This assignment is due at 11:59pm on November 7th.
In this assignment you will implement a simple image processing pipeline for the data produced by the image sensor of the much-anticipated kPhone 869s. (The 's' is for the student version of the phone. It is identical to the 869p, except the gradebook app has been removed, and a voice-assistant app, accessed by speaking 'Ok Yong', has been added.) The 869s has a camera, and your job is to process the data coming off the kPhone 869s's sensor to produce the highest quality image you can. In addition to implementing basic image processing of sensor outputs, you are also be responsible for controlling the focus of the camera!
Grab the assignment starter code.
git clone git+ssh://linux.andrew.cmu.edu/afs/cs/academic/class/15869-f14/asst/asst2.git
Due to use of C++11, building the code on Linux requires G++ 4.8. A Visual Studio build is also included in the starter code.
Scene datasets used in this assignment are included in the source tree, but also located here:
Linux Build Instructions:
The codebase uses CMake as its cross-platform make utility. We suggest an out-of-source build using cmake, which you can perform via the following steps:
Assuming your top-level source directory is called:
// 1. Create a build directory anywhere you like mkdir BUILDDIR // 2. Enter the build directory cd BUILDDIR // 3. Configure the build cmake PATH_TO_SOURCEDIR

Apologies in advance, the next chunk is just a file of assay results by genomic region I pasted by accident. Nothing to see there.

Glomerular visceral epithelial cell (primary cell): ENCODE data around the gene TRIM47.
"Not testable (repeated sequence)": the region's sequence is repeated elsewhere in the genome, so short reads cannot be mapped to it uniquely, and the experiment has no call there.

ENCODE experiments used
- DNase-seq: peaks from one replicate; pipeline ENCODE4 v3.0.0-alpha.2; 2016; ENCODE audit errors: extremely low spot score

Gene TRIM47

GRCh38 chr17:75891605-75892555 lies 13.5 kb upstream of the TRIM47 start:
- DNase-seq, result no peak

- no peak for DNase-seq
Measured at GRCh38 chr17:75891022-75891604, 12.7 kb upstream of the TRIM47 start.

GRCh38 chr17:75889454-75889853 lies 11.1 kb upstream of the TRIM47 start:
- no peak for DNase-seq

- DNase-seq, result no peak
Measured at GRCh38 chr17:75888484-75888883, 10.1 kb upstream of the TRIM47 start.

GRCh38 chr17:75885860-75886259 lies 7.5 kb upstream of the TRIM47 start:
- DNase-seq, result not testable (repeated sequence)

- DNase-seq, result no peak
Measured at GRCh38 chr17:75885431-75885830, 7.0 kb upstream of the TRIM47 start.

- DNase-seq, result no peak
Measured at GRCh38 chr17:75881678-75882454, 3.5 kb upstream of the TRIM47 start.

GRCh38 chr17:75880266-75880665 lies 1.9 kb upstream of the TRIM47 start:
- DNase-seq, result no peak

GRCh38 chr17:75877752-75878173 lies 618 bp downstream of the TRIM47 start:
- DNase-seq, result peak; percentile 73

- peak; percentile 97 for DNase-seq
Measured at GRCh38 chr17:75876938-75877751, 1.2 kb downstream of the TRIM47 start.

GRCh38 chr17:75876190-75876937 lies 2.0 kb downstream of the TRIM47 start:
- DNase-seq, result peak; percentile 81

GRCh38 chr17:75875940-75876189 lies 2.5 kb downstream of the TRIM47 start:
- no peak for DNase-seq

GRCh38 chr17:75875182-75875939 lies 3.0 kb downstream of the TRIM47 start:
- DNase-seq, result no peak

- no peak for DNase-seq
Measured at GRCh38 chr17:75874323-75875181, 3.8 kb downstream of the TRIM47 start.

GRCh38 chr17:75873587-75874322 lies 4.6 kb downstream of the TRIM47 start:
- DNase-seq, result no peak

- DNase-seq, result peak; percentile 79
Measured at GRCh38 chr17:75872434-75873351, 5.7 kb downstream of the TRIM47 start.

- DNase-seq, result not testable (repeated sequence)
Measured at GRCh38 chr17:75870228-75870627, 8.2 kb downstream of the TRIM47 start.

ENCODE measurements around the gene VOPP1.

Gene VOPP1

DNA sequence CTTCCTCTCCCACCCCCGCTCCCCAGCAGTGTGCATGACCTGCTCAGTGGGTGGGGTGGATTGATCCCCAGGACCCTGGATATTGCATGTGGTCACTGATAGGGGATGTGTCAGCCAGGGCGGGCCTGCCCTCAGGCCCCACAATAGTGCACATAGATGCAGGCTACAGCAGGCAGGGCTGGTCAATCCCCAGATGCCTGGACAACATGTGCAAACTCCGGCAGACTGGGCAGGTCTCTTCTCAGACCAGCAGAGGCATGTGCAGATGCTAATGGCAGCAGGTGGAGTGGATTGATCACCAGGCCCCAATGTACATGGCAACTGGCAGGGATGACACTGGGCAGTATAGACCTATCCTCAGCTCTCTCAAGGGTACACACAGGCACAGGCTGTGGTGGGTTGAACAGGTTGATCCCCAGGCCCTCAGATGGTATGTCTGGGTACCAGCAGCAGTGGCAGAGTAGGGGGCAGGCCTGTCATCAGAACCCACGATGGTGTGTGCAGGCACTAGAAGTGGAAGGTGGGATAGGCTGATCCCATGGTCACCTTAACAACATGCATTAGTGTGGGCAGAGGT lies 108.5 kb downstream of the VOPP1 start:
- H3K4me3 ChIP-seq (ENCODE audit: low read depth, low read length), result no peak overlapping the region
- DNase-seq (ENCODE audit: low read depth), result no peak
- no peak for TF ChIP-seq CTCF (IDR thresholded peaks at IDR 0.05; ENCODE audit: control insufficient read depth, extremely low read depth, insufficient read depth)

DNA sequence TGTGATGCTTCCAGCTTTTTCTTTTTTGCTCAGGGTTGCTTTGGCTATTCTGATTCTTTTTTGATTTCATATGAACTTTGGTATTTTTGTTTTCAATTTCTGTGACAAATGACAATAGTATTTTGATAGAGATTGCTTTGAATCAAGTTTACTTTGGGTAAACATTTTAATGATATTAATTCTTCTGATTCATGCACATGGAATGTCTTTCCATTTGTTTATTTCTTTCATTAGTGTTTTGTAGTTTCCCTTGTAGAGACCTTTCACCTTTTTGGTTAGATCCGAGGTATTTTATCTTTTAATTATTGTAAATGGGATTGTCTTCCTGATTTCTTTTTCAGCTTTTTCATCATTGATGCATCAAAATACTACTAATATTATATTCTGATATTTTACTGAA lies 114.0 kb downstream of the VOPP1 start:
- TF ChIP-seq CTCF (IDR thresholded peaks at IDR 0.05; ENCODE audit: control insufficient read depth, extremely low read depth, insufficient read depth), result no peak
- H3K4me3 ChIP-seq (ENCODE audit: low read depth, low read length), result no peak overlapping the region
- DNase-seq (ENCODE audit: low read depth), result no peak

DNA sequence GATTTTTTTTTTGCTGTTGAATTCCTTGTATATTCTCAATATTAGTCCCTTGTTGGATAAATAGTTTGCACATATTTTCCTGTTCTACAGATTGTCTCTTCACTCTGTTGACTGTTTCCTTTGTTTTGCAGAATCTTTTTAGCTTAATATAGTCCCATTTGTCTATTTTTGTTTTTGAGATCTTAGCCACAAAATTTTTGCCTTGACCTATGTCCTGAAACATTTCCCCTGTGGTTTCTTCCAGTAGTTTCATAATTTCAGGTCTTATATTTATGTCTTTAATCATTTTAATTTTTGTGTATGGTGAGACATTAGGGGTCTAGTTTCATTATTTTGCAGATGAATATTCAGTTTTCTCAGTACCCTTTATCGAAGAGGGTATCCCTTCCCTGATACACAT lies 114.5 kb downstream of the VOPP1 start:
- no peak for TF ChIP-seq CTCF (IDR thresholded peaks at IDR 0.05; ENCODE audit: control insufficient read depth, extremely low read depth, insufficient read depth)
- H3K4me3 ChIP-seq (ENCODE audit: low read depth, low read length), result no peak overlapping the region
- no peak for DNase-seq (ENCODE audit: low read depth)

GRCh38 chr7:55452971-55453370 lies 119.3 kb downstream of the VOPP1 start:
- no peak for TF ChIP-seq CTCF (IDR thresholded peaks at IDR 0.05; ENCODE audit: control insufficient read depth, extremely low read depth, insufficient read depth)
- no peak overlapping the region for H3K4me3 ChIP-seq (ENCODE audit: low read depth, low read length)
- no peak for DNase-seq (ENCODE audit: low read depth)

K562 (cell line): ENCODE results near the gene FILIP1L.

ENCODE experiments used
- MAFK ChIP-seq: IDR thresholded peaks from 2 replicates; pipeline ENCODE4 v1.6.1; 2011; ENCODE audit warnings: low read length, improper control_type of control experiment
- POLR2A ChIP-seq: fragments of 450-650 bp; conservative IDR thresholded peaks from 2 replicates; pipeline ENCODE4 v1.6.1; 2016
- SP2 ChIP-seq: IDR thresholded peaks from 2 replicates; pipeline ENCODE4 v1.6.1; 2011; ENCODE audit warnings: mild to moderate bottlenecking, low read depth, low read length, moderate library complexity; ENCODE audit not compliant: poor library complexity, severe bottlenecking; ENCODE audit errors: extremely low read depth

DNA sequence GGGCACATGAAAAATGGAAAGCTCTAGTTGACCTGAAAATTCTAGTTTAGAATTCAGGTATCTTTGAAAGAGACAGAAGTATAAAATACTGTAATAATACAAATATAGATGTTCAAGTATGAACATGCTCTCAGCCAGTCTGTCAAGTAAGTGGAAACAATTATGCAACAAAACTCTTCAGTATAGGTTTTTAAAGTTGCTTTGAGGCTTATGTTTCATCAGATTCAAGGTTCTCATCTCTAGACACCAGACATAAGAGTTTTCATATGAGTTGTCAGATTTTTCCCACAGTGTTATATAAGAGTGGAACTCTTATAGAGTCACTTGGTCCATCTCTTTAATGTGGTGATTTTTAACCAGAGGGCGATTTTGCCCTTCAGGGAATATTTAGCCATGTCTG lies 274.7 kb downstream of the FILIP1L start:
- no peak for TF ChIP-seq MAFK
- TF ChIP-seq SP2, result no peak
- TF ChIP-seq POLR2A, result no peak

At this point your build should be configured, and you can compile the codebase by typing:
Running the starter code:
Now you can run the camera. Just run: (where
PATH_TO_SCENES is your scenes directory)
./bin/camerapipe -noiselevel 1 -verybadsensor PATH_TO_SCENES/scene3.bin output.bmp
Your camera will "take a picture" and save that picture to
output.bmp. The starter code is set up to simply copy the RAW data off the sensor (one byte per pixel) into the red, green, and blue channels of the output image and, as you can see below, the results are quite unsatisfactory. Color is not reproduced, the effects of Bayer filter attenuation are clearly visible, and the image has other defects like, noise, dead pixels, different pixel gains, and even subtle vignetting near the corners.
A zoomed view of the region highlighted in red is shown below.
For reference, the original image looked like this: (Note, you are not expected to reconstruct this image perfectly---a significant amount of information is lost in the sensing process):
-noiselevel XXXallows you to adjust the magnitude of noise in the sensor data (0 <= XXX <=4).
-verybadsensoradds a particular type of defect the image output
-focus XXXsets the default focus of the camera to XXX (in units of mm from the camera). This can be useful if you want to manually set the focus to debug your image processing pipeline on the more interesting scenes without first implementing autofocus.